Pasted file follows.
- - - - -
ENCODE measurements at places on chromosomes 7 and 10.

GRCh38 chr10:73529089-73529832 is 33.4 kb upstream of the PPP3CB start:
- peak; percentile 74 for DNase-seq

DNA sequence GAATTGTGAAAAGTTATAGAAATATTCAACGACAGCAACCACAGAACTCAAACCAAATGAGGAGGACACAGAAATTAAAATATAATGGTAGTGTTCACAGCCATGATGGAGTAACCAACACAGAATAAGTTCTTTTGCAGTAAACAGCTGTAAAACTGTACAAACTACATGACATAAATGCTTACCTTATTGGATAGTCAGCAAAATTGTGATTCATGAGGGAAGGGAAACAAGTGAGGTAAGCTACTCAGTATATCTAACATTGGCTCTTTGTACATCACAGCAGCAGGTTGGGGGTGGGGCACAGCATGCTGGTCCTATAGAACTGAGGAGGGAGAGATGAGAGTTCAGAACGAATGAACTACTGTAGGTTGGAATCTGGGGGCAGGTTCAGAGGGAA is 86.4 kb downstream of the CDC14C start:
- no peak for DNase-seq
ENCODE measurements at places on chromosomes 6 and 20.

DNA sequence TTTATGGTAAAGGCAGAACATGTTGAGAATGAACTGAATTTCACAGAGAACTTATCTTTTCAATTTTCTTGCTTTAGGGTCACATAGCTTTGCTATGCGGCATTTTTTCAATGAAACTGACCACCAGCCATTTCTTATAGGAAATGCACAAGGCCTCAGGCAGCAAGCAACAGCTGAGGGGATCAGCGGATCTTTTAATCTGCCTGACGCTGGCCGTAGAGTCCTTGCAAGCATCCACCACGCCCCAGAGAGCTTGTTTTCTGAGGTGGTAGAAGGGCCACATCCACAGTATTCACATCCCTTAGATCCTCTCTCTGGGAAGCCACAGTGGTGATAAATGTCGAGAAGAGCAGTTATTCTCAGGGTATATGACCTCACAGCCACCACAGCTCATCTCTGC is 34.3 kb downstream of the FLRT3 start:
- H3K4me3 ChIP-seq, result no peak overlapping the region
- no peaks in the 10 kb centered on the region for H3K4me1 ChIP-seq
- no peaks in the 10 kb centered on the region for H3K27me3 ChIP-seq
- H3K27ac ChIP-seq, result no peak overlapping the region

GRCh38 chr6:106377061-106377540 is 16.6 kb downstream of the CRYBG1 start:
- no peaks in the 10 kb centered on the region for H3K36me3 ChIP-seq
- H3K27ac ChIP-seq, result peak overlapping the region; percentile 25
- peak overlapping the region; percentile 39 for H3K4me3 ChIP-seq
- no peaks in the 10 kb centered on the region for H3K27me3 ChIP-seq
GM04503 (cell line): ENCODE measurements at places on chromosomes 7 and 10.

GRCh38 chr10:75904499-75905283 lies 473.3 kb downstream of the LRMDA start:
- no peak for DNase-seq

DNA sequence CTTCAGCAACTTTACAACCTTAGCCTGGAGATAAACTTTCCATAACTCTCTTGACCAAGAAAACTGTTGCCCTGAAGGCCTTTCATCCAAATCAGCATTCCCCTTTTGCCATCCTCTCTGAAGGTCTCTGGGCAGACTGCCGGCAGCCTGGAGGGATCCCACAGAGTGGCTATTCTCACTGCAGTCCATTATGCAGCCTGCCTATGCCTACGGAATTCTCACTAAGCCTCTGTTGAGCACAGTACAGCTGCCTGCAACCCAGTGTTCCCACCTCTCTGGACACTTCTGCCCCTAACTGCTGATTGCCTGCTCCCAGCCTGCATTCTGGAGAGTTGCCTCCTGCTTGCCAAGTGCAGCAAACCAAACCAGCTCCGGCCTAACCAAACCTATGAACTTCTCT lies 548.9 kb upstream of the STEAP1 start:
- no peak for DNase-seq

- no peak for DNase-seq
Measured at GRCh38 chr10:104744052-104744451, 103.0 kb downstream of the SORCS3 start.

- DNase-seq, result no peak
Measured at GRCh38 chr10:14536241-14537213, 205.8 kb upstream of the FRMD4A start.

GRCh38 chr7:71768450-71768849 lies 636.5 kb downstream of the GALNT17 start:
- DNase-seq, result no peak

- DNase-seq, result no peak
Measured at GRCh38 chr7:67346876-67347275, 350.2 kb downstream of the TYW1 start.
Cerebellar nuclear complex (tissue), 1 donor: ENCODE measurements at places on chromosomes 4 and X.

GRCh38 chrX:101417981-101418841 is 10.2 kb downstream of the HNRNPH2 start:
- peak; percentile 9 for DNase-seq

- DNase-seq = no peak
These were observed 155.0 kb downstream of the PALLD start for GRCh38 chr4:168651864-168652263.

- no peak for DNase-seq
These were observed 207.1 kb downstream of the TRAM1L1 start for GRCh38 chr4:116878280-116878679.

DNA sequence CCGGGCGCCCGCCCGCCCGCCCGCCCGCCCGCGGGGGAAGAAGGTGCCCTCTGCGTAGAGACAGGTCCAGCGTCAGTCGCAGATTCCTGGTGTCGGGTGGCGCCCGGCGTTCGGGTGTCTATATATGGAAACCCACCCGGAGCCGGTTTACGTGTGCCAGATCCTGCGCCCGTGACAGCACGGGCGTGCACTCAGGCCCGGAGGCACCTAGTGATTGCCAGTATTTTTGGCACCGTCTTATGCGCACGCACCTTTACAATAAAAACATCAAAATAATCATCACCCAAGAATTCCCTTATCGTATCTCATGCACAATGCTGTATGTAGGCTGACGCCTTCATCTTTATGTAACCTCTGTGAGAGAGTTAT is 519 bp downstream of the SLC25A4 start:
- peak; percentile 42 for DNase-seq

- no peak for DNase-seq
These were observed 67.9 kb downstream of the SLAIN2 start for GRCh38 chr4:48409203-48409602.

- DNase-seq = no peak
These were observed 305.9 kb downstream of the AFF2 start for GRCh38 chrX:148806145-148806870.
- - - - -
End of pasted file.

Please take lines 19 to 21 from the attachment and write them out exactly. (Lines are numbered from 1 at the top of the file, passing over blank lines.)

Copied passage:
- no peak for DNase-seq

DNA sequence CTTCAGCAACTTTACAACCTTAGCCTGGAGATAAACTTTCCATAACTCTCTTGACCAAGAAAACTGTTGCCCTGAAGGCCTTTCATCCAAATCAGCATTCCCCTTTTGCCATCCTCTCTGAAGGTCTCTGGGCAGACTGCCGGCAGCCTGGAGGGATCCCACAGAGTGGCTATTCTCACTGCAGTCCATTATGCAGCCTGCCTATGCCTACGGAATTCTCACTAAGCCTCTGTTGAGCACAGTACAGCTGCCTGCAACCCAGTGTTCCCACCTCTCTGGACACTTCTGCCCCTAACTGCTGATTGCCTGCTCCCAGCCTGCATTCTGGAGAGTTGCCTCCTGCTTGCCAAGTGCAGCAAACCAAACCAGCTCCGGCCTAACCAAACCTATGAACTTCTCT lies 548.9 kb upstream of the STEAP1 start:
- no peak for DNase-seq